Las Vegas, NV
May 20, 2020
Garrison Keillor hits Las Vegas with a new solo show!
April 18, 2020
Garrison Keillor comes to the Rochester Civic Theatre for a night of stories, songs, poetry, and humor. Tickets $50 and up
February 19, 2020
Garrison Keillor with Heather Masse at the Dakota. Night 2 of 2. Tickets $30+
February 18, 2020
Garrison Keillor with Heather Masse at the Dakota. Night 1 of 2. Tickets $30+
When you, that at this moment are to me
by Edna St. Vincent Millay
When you, that at this moment are to me
Dearer than words on paper, shall depart,
And be no more the warder of my heart,
Whereof again myself shall hold the key;
And be no more—what now you seem to be—
The sun, from which all excellences start
In a round nimbus, nor a broken dart
Of moonlight, even, splintered on the sea;
I shall remember only of this hour—
And weep somewhat, as now you see me weep—
The pathos of your love, that, like a flower,
Fearful of death yet amorous of sleep,
Droops for a moment and beholds, dismayed,
The wind whereon its petals shall be laid.
“When you, that at this moment are to me” by Edna St. Vincent St. Millay. Public domain. (buy now)
On this day in 1784, Benjamin Franklin (books by this author) wrote a letter to his daughter saying that he was not pleased about the choice of bald eagle as the symbol of America. He wished it had not been chosen as a “representative of our country” because, he said, it is a “Bird of bad moral Character.” Franklin wrote about the eagle: “Like those among Men who live by Sharping and Robbing, he is generally poor, and often very lousy.”
There was a different fowl that Franklin championed as a true representative of the budding United States: “The Turkey,” he wrote 236 years ago today, “is a much more respectable Bird, and … a true original Native of America.”
It’s the birthday of British playwright Christopher Hampton (books by this author), born in Faial in the Azores archipelago (1946). His father was an engineer for a British communications company and got sent all over the world. His parents were interested in sports and social events. Hampton said, “I was the odd one out in the family, this small boy with thick glasses who read all the time.” He went to Oxford, studied modern languages — and wrote a play, When Did You Last See My Mother?, which was performed at Oxford and made its way to the West End. At the age of 20, Hampton was the youngest playwright ever to have a play produced on the West End.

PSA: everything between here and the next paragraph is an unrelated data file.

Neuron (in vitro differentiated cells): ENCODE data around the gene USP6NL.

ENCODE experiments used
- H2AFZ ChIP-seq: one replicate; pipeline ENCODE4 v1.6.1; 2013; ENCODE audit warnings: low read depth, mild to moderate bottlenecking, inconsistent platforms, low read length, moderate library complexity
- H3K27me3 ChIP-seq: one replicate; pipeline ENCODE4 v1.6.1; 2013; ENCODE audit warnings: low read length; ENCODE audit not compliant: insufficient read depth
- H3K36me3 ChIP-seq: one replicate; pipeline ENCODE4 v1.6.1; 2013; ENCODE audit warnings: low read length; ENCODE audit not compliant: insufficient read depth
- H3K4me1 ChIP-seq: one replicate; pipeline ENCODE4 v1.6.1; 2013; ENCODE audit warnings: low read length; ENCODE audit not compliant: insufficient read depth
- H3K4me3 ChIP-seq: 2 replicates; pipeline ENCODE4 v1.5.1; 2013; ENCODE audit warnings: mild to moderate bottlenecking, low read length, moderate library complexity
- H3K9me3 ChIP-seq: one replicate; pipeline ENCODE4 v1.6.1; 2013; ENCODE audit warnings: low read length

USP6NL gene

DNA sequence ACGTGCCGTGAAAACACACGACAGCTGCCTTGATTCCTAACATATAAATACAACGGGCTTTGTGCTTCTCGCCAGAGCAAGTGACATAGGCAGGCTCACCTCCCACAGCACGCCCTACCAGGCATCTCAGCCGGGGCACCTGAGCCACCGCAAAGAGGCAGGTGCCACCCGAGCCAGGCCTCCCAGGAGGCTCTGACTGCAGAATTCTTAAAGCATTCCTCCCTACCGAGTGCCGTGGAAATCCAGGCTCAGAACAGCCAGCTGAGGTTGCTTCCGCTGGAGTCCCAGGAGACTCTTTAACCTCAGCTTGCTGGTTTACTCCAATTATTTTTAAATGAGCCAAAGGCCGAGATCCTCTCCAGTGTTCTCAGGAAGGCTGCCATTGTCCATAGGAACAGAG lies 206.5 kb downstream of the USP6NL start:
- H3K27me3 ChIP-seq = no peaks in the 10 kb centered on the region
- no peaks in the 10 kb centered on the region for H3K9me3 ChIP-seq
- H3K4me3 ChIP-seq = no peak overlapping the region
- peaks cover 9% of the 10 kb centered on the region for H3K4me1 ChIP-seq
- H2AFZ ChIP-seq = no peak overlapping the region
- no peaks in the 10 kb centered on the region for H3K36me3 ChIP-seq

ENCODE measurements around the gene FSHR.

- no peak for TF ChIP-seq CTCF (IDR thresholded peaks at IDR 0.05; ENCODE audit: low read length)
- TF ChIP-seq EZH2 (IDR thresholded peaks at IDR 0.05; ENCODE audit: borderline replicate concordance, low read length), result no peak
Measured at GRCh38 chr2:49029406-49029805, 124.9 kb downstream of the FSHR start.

He continued to write plays, including the comedy The Philanthropist when he was 23. Hampton said: “I had a conversation with my agent after The Philanthropist. She said, ‘You’ve got a choice: You can write the same play over and over for the next 30 years, and you’ll probably get even better at it, or you can decide to do something completely different every time.’ So I said, ‘As a matter of fact, I have started writing a play about the extermination of the Brazilian Indians in the 1960s.’ And she said, ‘Well, that’ll do it, dear.'”
He wrote the movie Dangerous Liaisons and also about 20 films that never got produced. He co-wrote the book and lyrics for the musical Sunset Boulevard, adapted Chekhov’s The Seagull for the stage, wrote the screenplay for the film Atonement (2007), adapted from Ian McEwan’s novel; and translated several plays by French playwright Yasmina Reza, including ‘Art ‘ (1994) and God of Carnage (2006). He wrote the libretto for an adaptation of Franz Kafka’s The Trial in 2014, with music by Philip Glass (the third of three such collaborations).
He said, “Asking a working writer what he thinks about critics is like asking a lamppost what it feels about dogs.”
It’s the birthday of the songwriter Lucinda Williams (works by this musician), born in Lake Charles, Louisiana (1953). Who says, “Above all, the listener should be able to understand the poem or the song, not be forced to unravel a complicated, self-indulgent puzzle. Offer your art up to the whole world, not just an elite few.”
It’s the birthday of science fiction writer Philip José Farmer (books by this author), born in North Terre Haute, Indiana (1918). He grew up in Peoria, and was working at a steel mill there when he wrote his story, “The Lovers,” about an oppressive dystopian 31st-century North America in which there is no nudity and human sexuality is highly controlled. Up until then, sex was taboo in science fiction. Most science fiction editors assumed that their audience of adolescent boys would not respond well to it. But the story was published, Farmer got an award for it, and he quit his job in the steel mill to become a full-time writer.
He said, “Imagination is like a muscle. I found out that the more I wrote, the bigger it got.”
Be well, do good work, and keep in touch.®